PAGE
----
Comment: Step 1 checks and adjusts the camera download image for 'full dynamic tone' range. It is important that at least initially, the starting enhancement image retain all of its tones and be expanded if needed to have full tone range. This way, the maximum amount of image data is retained. Later enhancement steps may include 'clipping' some highlight and shadow tones for special 'effects', increasing the overall image contrast, for example. The Brightness Curve transform in 'Log Histogram' [or 'High' Expanded Histogram - PWP3.5] mode is used. While the check and expansion can be performed in the Levels&Color transform, it is not as sensitive to retaining small quanitites of tones in the shadows and highlights as the Brightness Curve in 'Log Histogram' mode. See 'Main Image Example 3Tone Range Highlights Workflow' for an example of why this could be important.
Step 1: Open or click on 'Img1' and open the Brightness Curve transform in HSV color space and from the OPT drop downs, select 'Log Histogram'. Note the change in histogram detail when switching from 'Linear' and 'Log' histogram modes, particularly where the histogram bars start and end on the horizontal axis of the 10x10 grid. The left side is the 'black' point and the right side is the 'white' point. Move the left horizontal arrow right ['black' point] until it is where the left side histogram bars start. In this case, about 2%. The right horizontal arrow ['white' point ] is already at where the right side histogram bars end. If this had not been the case, then the right horizontal arrow would have been moved left to where the right side histogram bars ended. Click OK, creating 'Img2'. Discard 'Img1'.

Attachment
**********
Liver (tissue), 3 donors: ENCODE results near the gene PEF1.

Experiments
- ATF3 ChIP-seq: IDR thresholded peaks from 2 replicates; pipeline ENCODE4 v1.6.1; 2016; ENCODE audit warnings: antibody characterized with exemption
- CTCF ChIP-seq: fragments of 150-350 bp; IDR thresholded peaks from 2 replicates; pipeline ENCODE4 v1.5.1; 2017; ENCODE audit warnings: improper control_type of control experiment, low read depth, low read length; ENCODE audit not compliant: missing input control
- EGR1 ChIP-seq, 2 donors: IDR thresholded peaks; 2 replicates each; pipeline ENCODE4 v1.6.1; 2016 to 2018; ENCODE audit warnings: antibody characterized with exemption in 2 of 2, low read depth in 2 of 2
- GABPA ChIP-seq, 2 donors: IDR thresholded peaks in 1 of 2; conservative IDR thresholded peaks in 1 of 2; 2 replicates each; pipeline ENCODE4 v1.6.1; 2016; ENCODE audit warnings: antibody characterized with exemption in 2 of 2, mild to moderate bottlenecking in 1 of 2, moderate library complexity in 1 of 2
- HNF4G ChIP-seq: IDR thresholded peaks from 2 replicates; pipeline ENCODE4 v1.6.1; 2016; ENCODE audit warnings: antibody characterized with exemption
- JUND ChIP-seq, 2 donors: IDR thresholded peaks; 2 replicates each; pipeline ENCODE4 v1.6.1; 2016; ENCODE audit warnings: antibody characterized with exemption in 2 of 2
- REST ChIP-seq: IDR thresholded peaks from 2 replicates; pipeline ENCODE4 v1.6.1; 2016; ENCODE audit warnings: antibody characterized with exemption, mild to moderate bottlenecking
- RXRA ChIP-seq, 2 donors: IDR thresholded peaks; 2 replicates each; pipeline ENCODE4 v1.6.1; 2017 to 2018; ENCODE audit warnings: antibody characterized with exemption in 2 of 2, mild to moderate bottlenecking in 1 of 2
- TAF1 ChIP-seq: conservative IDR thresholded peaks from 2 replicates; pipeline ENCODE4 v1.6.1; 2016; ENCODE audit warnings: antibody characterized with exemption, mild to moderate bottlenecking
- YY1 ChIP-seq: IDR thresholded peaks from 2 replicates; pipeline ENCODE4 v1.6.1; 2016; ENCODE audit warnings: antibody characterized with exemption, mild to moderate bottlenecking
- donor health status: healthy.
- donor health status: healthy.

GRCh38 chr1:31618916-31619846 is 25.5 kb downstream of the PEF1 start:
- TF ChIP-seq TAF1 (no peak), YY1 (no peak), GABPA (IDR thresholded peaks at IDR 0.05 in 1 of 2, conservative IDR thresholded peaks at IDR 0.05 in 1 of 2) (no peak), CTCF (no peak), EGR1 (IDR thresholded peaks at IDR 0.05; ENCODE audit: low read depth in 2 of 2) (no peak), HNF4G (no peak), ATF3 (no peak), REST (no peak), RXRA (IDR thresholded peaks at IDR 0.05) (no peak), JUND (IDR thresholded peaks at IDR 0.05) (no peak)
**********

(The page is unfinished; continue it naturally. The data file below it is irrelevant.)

Screen Shot 1: Checking for and expanding to 'full tone'.
Comment: Step 2 creates two image versions, one simulating a minus compensated exposure and another simulating a plus compensated exposure. As only partial tone ranges of these compensated exposure images will be utiltized, it is not important how the overall image versions appear.
Click on 'Img2' and open the Filter transform, set amount = 100, Method = Additive, Filter = 'Img2', and EC = 1.00, Click APPLY, creating 'Img3'.
Screen Shot 2.1: Creating the minus compensated exposure image version.
Click on the Filter transform, change Method = Subtractive, and click OK, creating 'Img4'.
Screen Shot 2.2: Creating the plus compensated exposure image version.
Comment: In Steps 3, 4, and 5, '3Tone Range Adustment Procedures' and complex highlight, shadow, and mid-tone tone range masks will be used with the nominally exposed image version and the simulated minus/plus exposure image versions to complete the 'captive' adjustments. It is interesting to note that this process nominally simulates 'Extending Dynamic Range' and is done with a single, well exposed, 24-bit color, jpg image.